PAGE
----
Few and far between: learning to live with the person you've grown into being

While driving back from buying my lunch today, I was thinking about the concept of age, and how much it matters to people. We have a twofold conception of age in this society—we are obsessed both with our chronological age and our mental age. Due to our obsession with numbers in base ten, we see numbers that end with a '0' as being somehow more significant than others, more indicative of a stage of life, than any number in between.

Normally, this isn't a problem. But things get interesting when mental age doesn't equal chronological age. We as society members expect everyone to mature somewhere along an expected scale. We have certain expectations about the emotional maturation of two-year-olds versus forty-year-olds, for example.

How the incongruities are perceived have much to do with the direction they point in. For example, the six-year-old prodigy is looked upon with a measure of fear, awe, and sorrow. How does a child so young reconcile knowledge that s/he cannot possibly comprehend or process? On the other hand, the childish forty-year-old is reviled as being irresponsible—why else would s/he spend all that money on something that Isn't Important[tm]?

Examples like this are few and far between. Most, like the rest of things in life, are not nearly so well-defined, and can easily escape all but the closest, most careful, scrutiny. (I started thinking about this last night while I was out with some friends.)

There are times that I'm with my friends that I honestly can't figure out where I fit in. I've had this feeling for so many years now that I'm almost accustomed to it. In elementary school, I was double-promoted in an attempt to keep me academically challenged, because I was—academically—so far ahead of my peers that no one quite knew what to do with me. I spent the rest of my childhood and most of my teenage years aping the manners of those older than me, in an attempt to garner the respect that my lack of age denied me.

I entered college at the age of sixteen. I told nobody but my roommate how old I was, and let everyone else draw their own conclusions. I worked, and worked hard—I was determined for people to take me seriously. After a while, I was taken seriously as an adult. Then I graduated from college, got married, and moved away. A year after that, at age twenty-two, we bought a house.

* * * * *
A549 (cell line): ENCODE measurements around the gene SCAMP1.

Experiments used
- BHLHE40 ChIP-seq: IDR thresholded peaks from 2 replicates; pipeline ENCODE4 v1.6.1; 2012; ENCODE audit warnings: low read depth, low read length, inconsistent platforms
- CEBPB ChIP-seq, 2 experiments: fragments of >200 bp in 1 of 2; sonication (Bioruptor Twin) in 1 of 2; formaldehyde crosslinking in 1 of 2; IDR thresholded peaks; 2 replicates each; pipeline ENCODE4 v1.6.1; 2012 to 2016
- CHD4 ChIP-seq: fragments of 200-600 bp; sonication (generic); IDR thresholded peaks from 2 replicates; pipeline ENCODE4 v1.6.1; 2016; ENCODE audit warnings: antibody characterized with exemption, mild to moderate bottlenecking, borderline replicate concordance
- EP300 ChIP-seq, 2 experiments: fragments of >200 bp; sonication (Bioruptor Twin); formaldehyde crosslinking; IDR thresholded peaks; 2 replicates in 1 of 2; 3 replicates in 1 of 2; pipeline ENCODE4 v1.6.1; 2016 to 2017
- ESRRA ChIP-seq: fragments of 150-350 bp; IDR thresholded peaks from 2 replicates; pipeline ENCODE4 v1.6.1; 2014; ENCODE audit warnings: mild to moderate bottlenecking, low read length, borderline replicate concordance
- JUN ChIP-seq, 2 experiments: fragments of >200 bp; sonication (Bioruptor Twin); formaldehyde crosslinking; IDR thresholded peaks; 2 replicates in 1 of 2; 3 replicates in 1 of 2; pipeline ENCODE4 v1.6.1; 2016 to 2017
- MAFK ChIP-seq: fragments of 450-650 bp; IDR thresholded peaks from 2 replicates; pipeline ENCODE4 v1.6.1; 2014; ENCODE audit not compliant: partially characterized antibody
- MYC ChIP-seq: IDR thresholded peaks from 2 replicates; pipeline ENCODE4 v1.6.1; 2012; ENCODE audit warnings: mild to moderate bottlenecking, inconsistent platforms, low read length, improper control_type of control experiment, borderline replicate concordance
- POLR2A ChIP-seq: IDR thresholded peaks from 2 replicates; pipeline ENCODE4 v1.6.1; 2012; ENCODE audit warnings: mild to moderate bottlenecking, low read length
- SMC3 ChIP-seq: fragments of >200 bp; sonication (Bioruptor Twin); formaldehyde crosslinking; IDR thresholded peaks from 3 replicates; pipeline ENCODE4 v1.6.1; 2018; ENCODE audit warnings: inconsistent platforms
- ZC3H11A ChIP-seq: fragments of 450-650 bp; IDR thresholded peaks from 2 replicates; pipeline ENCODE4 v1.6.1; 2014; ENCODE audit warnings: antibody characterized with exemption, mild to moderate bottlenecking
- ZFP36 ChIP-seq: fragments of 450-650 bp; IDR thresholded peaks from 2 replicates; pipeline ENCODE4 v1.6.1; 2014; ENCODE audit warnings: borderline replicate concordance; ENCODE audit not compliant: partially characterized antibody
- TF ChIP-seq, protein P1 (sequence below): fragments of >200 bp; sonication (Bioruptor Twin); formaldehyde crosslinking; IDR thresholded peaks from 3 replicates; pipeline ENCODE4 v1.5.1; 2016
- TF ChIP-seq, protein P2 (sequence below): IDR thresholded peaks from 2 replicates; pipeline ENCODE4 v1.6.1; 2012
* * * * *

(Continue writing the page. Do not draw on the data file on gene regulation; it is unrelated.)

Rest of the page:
(We're not even going to go into the terror that went into THAT experience.)

Then I changed jobs. I met some people who were my age. I felt incredibly guilty for wanting a piece of their lifestyle—piling up in someone's car on the spur of the moment to see a Friday night movie or buy a pint of ice cream. Or going to the liquor store, buying a bottle of something boozy, and whipping up a mess of frozen drinks and playing computer games until everyone was too tired to move.

I watched what they did and envied them—until I realized they looked at me, saw my situation, and envied me. They wanted to come over to our house, sprawl out in the guest bedroom for a while, and read. Or soak in the tub for a while. Or have dinner with us, or cuddle and spoil our cats. They are 21 and 22. I am 23. There shouldn't be that much difference between us, right? Ah, yes, it's that OTHER age thing coming into play again…

Strangely enough, I actually felt guilty for participating in some of their activities—that I wasn't acting "grown" enough. I thought this over for quite some time, and finally realized that, deep down, that I was being irrational. There's nothing guilt-inducing about having a drink with friends on a Friday night, or spending Saturday window-shopping with friends. I have my responsibilities; my home, my spouse, my chores, my cats—probably more so than most people my age would be willing to take on—but once those responsibilities are met, what I do with my free time is of my choosing.

It's okay to want to go out and socialize every now and then. From what I can tell, it's actually good for me. My friends do a good job of making sure that I come out of my shell every now and then, and my presence tends to ensure that my friends won't do anything they'll regret in the morning. I think I managed to completely miss the point while growing up that adulthood isn't about acting like an adult all the time—it's about balancing your priorities, taking care of the people around you, but remembering to take care of yourself in the process.

At this rate, I might even grow up one of these years.